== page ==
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I don't think banks will be replaced but they will definitely need to evolve. Since 2008, the UK for example has been pushing for some reforms where as consumer banking and savings is being ring fenced from the investment arm. Banks love to take risk with other people's money knowing full well if they go down then the tax payers will foot the bill even though they gambled with tax payer's money in the first place. This happened to Lloyds TSB (they then got split up), RBS and Bradford & Bingley. 

Funny enough, each country had a sacrificial lamb in the alter of progress. The US had Lehman Bros. and the UK had Northern Rock. This time around, Germany will have its Deutsche Bank which will probably bring even stricter reforms to try and separate consumer and savings accounts with the corporate and investment side. 

Bank of England's push towards opening its doors to financial institutions other than banks is one step closer towards achieving this goal. They are creating an even playing field by breaking the monopolisation of Central Bank money by other banks. This is why this new FedNow scheme met a bit of resistance from incumbents in the US, they did not want this system to come directly from the Fed, they wanted to make their own. 

I'm not sure if they anticipated the Fed to follow the same route as the Bank of England, afterall they have been in consultation with each other for the renewed RTGS system in the UK. 

It's all conjecture for me but I cannot deny that underneath the table, there are some serious reforms happening and a new monetary system is taking shape right before our eyes. DLT, Blockchain and Digital assets have opened up a can of worms. 

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On 8/2/2019 at 7:07 PM, dr_ed said:

I agree with just about everything in this thread. It's been my view that it is the bank lobby that has managed to delay any real meaningful progress on US regulation. It's a stalling tactic, while they figure out how to co-opt crypto, which they now realize is their best bet. They either take it over, or become redundant.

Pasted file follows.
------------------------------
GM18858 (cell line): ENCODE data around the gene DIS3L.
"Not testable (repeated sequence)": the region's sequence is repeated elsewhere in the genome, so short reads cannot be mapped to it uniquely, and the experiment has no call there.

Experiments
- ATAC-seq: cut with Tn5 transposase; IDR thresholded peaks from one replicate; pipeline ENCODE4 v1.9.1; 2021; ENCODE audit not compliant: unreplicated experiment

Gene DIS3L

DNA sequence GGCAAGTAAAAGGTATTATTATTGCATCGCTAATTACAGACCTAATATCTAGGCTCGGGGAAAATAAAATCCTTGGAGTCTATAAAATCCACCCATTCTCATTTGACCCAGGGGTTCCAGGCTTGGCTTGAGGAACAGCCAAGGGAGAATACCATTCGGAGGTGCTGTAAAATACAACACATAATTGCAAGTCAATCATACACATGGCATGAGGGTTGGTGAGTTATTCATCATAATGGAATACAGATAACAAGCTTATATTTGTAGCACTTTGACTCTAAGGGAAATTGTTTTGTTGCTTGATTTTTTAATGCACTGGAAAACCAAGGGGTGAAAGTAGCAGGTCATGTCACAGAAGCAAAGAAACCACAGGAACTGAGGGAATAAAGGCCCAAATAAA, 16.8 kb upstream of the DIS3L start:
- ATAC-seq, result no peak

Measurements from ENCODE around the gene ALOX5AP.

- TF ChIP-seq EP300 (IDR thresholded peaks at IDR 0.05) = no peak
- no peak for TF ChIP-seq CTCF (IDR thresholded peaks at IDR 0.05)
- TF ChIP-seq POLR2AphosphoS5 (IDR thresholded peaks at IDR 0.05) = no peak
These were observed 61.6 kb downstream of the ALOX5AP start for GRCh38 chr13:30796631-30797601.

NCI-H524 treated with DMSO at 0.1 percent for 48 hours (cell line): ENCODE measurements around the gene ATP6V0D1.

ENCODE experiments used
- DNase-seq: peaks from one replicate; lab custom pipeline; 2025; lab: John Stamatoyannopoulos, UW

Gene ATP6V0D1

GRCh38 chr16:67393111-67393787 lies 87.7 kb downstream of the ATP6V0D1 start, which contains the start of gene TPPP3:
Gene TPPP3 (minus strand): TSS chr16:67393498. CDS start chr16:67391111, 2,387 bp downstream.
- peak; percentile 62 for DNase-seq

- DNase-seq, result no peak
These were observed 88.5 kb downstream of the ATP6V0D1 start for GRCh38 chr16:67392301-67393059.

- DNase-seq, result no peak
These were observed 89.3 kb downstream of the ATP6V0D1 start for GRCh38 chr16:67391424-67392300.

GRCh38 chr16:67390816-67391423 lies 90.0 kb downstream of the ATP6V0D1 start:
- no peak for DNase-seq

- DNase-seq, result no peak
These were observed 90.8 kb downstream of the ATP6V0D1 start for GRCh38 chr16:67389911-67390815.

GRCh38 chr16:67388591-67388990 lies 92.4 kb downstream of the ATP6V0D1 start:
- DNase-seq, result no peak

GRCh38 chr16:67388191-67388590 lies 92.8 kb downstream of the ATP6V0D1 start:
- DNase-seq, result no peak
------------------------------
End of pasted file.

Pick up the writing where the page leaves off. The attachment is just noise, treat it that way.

Crypto banking is happening now. I could borrow a modest sum already from two cryptos banks....which I do business with because (unlike JPM and Wells Fargo, both of which I have accounts with) they actually pay me interest on my deposits.

Banks cannot live in a peaceful co-existence with Nexo and Celsius Network......if the bankster plan is to go completely cashless and lower interest rates below zero (which is just theft legalized)......and I do believe that's exactly what they want......if so, they can't allow a viable alternative to put them out of business.

I'm not sure how the end game plays out. I'm really not. It is a risk factor for us  hodlrs, I can tell you that.

Here's my message for the politicians.

People just like me pay the bulk of the taxes in the US. What will keep me from taking my crypto wins and voting with my feet, should I have  the kind of excellent gains I'm expecting? There will be NO incentive for me to stay anymore.

Being in the middle neither poor (Yay, no taxes on the poor) or extremely rich (Yay, no taxes for billionaires), I've been screwed by the system for most of my working life. Because I work hard, I manage to stay ahead and do okay.....but it's getting harder....so I'd be quite happy to tell Uncle Sam to kiss my ass, if I win this crypto game. I could live fine abroad. 

Mnuchin needs to grok that bit of intel. So does the Con-gress.

We think the same here in Europe !!